Gannett today reported a 12 percent boost in its company-wide digital revenues in Q1 2011 compared to Q1 2010. As its print ad revenues fall, it comes as no surprise that the firm is investing in its digital businesses, recently redesigning its more than 100 local and national online and mobile properties. The company says the streamlining of its mobile ad buying processes, along with improved targeting capabilities are helping to bring in more ad dollars to its mobile offerings.
“What it’s allowed us to do is to gain further dollars with national advertisers,” said Craig Etheridge, VP of mobile advertising sales at Gannett Digital.
Part of the redesign project entailed big changes to Gannett Digital’s mobile sites to enable standard ad units and targeting across all sites. Before the redesign, the company had less insight into its mobile ad inventory; the new system, which employs one tag across all mobile properties, reduces variations in mobile ad products and opens up inventory to national advertisers that would have been sold on a site-by-sited basis before the redesign. The redesign launch began around a month ago and culminated around a week ago.
“Certain properties had different opportunities for clients and they were at different levels,” using a variety of mobile providers and developers, said Etheridge. The streamlined process, he said, removes inventory constraints for content categories such as sports, which can now be purchased across properties, allowing national brands to target different offers to different regions of the country.
“Everyone has access to the inventory,” said Etheridge, noting that both his national sales team and individual local digital salespeople can sell into all mobile ad inventory. Mobile ads, which include rich media executions as well as standard banners, can be geo-targeted, or targeted by DMA or lifestyle.
“Rich media is really beginning to take off,” Etheridge said. The mobile division at Gannett Digital’s PointRoll handles ad creative services for some advertisers running Android and iPhone campaigns.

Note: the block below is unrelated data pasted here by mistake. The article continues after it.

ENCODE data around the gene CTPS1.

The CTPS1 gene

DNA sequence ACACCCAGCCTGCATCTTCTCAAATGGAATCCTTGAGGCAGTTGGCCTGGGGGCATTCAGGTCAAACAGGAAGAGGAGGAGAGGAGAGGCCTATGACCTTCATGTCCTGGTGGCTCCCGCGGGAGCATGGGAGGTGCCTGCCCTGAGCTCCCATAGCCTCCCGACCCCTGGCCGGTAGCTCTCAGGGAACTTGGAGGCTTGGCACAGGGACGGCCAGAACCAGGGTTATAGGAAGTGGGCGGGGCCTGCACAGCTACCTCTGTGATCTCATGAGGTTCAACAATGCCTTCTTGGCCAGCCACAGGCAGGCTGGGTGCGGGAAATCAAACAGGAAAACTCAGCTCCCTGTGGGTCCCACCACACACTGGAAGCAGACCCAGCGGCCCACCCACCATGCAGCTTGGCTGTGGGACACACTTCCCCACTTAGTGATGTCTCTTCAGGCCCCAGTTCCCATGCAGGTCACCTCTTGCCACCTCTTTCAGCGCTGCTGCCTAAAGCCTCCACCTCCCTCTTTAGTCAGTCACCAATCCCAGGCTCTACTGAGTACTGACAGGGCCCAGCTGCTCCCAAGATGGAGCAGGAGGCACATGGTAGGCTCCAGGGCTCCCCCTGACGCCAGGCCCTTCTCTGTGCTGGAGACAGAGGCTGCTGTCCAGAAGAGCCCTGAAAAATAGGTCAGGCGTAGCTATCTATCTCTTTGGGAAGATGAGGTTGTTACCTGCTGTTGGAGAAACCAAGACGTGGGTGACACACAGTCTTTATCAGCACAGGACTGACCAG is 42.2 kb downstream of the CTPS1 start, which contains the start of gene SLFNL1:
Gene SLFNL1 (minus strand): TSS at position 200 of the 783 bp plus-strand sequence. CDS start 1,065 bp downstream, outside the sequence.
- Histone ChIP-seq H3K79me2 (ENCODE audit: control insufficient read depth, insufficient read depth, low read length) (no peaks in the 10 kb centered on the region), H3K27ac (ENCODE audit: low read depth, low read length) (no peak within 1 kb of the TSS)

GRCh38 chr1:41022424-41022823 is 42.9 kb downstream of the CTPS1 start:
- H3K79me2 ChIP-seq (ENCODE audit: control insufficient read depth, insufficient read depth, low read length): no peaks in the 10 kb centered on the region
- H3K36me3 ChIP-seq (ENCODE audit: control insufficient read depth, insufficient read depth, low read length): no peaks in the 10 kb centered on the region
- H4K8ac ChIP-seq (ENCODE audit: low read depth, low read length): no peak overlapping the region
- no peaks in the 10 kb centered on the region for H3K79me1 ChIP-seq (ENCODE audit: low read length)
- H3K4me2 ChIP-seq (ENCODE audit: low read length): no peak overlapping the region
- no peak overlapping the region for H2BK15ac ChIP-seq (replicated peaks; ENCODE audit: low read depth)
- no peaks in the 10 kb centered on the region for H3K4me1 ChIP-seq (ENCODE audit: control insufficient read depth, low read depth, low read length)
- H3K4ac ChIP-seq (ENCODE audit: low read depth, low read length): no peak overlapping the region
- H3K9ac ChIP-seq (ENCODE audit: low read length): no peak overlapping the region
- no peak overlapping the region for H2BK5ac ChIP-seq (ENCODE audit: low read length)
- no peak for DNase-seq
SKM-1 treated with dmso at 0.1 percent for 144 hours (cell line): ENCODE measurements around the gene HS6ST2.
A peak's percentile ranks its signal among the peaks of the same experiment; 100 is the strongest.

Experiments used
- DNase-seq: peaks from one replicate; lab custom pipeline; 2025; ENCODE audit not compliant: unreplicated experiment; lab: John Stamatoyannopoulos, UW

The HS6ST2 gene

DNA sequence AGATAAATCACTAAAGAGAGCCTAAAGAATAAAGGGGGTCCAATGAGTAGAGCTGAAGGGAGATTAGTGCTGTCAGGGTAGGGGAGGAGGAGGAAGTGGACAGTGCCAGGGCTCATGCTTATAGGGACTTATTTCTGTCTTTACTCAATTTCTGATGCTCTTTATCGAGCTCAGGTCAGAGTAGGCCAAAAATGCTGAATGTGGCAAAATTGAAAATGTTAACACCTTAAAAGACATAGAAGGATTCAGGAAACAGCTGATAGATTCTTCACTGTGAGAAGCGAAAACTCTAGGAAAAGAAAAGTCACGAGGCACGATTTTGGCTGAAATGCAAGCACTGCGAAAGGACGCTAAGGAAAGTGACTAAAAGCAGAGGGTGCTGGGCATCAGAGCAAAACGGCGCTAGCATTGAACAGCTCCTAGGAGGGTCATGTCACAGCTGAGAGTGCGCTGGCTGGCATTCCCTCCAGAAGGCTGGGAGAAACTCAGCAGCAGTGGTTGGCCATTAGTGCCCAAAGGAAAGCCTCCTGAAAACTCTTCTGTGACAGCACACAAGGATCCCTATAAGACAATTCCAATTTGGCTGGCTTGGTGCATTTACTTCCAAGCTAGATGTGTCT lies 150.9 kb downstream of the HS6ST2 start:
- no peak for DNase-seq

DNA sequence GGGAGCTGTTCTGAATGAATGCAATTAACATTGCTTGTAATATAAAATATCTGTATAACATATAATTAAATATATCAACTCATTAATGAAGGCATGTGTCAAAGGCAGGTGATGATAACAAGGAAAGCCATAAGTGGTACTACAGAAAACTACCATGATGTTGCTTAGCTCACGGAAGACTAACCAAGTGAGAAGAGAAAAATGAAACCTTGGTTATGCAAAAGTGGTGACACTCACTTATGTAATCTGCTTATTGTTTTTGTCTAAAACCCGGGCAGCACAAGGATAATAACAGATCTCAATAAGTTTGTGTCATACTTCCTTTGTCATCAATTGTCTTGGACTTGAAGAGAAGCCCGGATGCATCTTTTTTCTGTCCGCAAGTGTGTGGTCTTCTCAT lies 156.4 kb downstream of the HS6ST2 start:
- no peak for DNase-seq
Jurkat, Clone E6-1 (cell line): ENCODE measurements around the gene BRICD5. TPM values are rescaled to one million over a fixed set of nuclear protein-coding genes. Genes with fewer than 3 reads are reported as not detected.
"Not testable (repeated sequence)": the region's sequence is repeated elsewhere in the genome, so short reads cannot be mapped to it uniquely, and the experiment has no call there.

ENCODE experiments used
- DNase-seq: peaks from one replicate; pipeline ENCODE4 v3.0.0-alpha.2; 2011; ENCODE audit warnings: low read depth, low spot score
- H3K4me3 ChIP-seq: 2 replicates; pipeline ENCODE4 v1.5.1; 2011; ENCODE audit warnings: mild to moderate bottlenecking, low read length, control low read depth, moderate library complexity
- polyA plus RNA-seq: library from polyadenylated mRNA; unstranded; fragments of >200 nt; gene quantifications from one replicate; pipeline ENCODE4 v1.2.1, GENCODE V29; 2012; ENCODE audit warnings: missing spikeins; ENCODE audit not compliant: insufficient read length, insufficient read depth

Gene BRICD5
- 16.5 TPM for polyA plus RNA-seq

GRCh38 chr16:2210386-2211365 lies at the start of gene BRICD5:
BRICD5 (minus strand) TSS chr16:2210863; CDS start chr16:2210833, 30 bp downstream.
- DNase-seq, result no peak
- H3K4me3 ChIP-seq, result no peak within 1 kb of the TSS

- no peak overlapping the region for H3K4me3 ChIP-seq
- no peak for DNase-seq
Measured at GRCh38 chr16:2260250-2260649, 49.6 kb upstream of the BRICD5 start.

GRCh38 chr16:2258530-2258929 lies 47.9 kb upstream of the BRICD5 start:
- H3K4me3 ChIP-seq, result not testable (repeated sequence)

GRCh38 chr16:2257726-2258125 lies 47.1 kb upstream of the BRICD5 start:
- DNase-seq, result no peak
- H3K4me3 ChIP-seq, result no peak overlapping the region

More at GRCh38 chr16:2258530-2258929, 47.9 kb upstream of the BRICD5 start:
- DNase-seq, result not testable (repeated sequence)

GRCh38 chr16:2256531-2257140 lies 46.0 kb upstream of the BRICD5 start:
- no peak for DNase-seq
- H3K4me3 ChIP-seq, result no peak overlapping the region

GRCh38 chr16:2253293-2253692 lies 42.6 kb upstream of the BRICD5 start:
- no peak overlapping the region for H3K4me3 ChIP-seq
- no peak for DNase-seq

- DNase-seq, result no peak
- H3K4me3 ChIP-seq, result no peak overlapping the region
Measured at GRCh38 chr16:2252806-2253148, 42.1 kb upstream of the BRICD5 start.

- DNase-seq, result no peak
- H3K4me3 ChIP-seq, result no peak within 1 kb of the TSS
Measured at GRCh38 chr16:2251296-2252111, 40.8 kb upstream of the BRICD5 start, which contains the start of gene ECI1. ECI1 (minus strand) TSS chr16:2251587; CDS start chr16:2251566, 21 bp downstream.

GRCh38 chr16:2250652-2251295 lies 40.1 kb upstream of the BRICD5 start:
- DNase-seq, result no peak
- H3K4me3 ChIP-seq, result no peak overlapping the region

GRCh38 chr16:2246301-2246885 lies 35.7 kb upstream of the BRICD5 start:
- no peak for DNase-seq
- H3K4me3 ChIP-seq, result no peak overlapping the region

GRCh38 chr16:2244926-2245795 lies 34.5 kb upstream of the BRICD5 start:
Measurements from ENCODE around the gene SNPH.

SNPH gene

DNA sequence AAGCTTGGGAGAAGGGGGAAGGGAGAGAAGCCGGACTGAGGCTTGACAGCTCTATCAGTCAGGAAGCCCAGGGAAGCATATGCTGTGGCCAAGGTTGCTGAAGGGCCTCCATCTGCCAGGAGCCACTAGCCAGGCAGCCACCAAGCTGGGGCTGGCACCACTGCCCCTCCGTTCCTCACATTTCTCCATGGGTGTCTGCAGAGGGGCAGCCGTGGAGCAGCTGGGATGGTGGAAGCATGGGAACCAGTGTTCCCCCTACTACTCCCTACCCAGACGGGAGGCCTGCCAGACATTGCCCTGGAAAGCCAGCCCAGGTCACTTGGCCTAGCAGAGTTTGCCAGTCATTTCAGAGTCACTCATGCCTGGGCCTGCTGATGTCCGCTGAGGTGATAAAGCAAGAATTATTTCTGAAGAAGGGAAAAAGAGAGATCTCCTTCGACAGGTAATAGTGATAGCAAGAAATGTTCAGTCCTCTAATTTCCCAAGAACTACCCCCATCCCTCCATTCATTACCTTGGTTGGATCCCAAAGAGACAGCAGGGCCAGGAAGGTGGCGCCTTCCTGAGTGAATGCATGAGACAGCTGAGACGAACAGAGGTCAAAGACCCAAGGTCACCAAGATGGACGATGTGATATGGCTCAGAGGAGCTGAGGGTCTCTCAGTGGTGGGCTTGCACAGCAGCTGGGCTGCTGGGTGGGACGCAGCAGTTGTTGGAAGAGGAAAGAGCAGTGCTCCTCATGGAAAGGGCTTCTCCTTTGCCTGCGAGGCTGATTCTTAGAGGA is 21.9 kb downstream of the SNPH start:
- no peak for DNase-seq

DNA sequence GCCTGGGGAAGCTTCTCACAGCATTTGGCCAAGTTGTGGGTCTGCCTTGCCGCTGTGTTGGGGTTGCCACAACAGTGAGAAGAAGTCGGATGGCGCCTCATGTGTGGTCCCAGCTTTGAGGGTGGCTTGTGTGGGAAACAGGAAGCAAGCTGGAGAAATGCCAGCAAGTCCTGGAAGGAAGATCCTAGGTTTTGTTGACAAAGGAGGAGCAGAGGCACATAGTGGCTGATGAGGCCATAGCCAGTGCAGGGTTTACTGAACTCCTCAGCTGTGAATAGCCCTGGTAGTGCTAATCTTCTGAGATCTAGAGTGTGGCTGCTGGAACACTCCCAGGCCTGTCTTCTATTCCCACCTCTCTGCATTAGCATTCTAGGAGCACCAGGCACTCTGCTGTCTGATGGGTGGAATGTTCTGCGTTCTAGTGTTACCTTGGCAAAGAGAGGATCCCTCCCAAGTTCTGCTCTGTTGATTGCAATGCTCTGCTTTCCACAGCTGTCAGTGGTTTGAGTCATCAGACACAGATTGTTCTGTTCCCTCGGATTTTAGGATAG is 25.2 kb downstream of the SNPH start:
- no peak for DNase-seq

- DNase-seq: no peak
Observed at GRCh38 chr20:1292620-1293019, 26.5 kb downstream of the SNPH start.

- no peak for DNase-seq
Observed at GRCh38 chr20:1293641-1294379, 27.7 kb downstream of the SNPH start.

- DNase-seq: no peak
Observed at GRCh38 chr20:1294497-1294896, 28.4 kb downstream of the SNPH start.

Gannett today reported that company-wide digital revenues – which include mobile ad revenues – rose 12.4 percent in Q1 and totaled $251.3 million, representing approximately 20 percent of its total operating revenues.
About 90 percent of mobile campaigns from national advertisers also run on Gannett’s online properties, according to Etheridge. “It’s very rare that you’ll see a standalone mobile buy with us.”
The USA Today iPad app, which has been downloaded approximately 1.8 million times, is fueling unique campaign buys for brands including La Quinta Inns and Suites and watchmaker Omega. La Quinta ran an online, mobile and iPad campaign connected to NCAA March Madness basketball coverage. To reach business travelers, the firm offered a mobile destination called “Mobile Hoopla” that included a pick ’em bracket contest.
Also on the iPad, Omega sponsored USA Today coverage of the 2011 Masters Golf Tournament the week leading up to the event. Banners drove golf fans to an interactive experience offering information about the brand and its watch collections, including video spots and high definition photos of the watches.
The firm’s iPad advertisers come from auto, finance, retail, travel and luxury goods verticals.
While national advertisers are driving ad innovation in Gannett’s mobile properties, local advertisers are a bit behind them. “There’s a gap in understanding of what mobile can do for them and the buys tend to be smaller; there’s a lot of testing,” said Etheridge.
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